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Professional Development and Continuing Education

Professional development and continuing education opportunities and resources

Community Engagement Workshop & Webinars


Rising Circulation in the Time of COVID | East Hampton Public Library

May 28, 2021

Borrowing at the East Hampton Public Library has been steadily rising for the past four years. Even during the fall of 2020 when many libraries’ circulation plummeted, East Hampton's borrowing increased 3% compared to same months a year before. Library Director Ellen Paul and Children’s Librarian April Hannon outlined how they've been successfully increasing borrowing both before and during COVID, what it has meant for their library budget, what they would have done differently if they could do it over again and how they hope to continue the trend into the future.

This presentation was originally presented at the Connecticut Library Association 2021 Annual Conference: Libraries Meeting Challenges in a Changing World.

Accessibility Is More than a Ramp: Reducing and Interrupting Disability Bias in the Library

May 27, 2021

This workshop took a light-hearted approach to recognizing and interrupting disability-based bias in ourselves and others. Participants learned about respectful disability language and etiquette and had the opportunity to ask questions they have always wanted to ask about disability and disability issues.

Melissa Marshall is a Connecticut attorney nationally known for her expertise in disability civil rights law and her bias awareness workshops. A person with a disability who infuses humor and informality into her workshops, she is personally acquainted with many of the issues she addressed in this presentation.

Family Homelessness and Connecticut Libraries

May 24, 2021

Presented by Vikki C. Terrile, MSLS, MA, this interactive virtual training introduced participants to family homelessness in the United States, specifically family homelessness in Connecticut, and how libraries can support children and families in homeless situations. This training shared:

  • Practical tips for connecting with local schools and community organizations to understand the nature of family homelessness in your community and to reach families where they are
  • A range of services and programming options that you can offer
  • How to address barriers to creating and sustaining these services
  • How to leverage these activities to advocate for families and for libraries

Prior to the Great Recession, families with children had been the fastest growing population to experience housing instability and deprivation; the recession led to dramatic increases in family homelessness that had not abated fully in the years leading up to the COVID-19 crisis. Widespread economic instability and potential evictions resulting from the pandemic are expected to increase the numbers of children and families in homeless situations once again. Within this context, libraries can serve as a key support and community resource for children and parents whose housing is unstable.

Information Session | UniteCT Emergency Rental Assistance for Connecticut with the Department of Housing

March 29, 2021

Marina Marmolejo, Program Manager of UniteCT for the Department of Housing presented this session for libraries to learn more about the UniteCT program and how to support communities. The session included an overview of the program, eligibility across communities, and the online application portal. Resources available in English and Spanish.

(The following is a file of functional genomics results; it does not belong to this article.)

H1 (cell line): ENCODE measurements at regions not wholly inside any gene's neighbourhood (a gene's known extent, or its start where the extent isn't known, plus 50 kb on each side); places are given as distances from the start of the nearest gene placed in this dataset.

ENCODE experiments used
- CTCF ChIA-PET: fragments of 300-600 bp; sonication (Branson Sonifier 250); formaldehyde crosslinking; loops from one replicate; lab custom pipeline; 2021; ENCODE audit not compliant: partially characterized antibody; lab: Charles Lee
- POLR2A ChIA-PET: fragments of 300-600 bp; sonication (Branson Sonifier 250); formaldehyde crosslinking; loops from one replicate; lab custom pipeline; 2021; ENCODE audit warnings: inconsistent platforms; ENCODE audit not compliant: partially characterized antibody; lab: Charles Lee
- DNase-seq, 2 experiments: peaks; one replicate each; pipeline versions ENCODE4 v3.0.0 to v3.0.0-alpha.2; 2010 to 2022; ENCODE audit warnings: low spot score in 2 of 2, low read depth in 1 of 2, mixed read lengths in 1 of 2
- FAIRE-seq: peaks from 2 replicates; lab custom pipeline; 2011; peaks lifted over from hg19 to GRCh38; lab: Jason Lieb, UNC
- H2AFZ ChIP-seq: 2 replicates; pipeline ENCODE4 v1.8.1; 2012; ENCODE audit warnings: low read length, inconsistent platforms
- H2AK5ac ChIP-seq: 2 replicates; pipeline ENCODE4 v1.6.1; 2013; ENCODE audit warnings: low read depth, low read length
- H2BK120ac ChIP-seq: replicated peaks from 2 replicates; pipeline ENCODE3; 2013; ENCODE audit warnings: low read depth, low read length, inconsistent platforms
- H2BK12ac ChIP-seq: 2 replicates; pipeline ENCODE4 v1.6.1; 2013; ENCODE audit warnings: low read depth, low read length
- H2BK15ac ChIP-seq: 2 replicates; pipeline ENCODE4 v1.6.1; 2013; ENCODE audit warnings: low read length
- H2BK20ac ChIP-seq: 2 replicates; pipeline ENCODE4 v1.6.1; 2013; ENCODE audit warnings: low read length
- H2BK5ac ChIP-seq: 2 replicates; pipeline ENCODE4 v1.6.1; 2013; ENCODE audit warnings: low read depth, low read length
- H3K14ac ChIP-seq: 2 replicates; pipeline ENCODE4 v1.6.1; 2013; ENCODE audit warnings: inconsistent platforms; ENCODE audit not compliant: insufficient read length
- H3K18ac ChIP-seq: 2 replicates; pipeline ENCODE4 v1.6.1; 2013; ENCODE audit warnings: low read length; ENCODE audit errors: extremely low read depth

Acting through the Department of Housing (DOH), the State of Connecticut developed the UniteCT Program. This $235 million program provides rental and utility payment assistance to qualified Connecticut households financially impacted by the COVID-19 pandemic. The program will financially support households up to 80% of the HUD Area Median Income. Learn more about UniteCT.

Community Asset Mapping for the Curious

March 8, 2021

Many of us are looking for ways to engage more deeply with the communities served by our libraries. In this session, we walked through the concept of asset mapping as a way to reveal the undiscovered strengths that already exist in the community in which the library is situated, and talk about how to use those strengths to build new connections.

Verena Getahun is the library data coordinator at State Library Services in the Minnesota Department of Education (MDE). In her role at MDE, Verena coordinates data collection and analysis for the annual report and consults with libraries on using data to communicate their value.

Accessible Library Programs: Making the Virtual World Accessible to Everyone

January 28, 2021

Head shot: Melissa MarshallIn this workshop we explored both a library’s legal obligation to make virtual programs accessible to people with disabilities and ways that you can make them accessible. Resources that you need and tips for creating great programming that is accessible to all were also shared.

Melissa Marshall is a Connecticut attorney nationally known for her expertise in disability civil rights law and her bias awareness workshops. A person with a disability who infuses humor and informality into her workshops, she is personally acquainted with many of the issues she will address in this presentation. 

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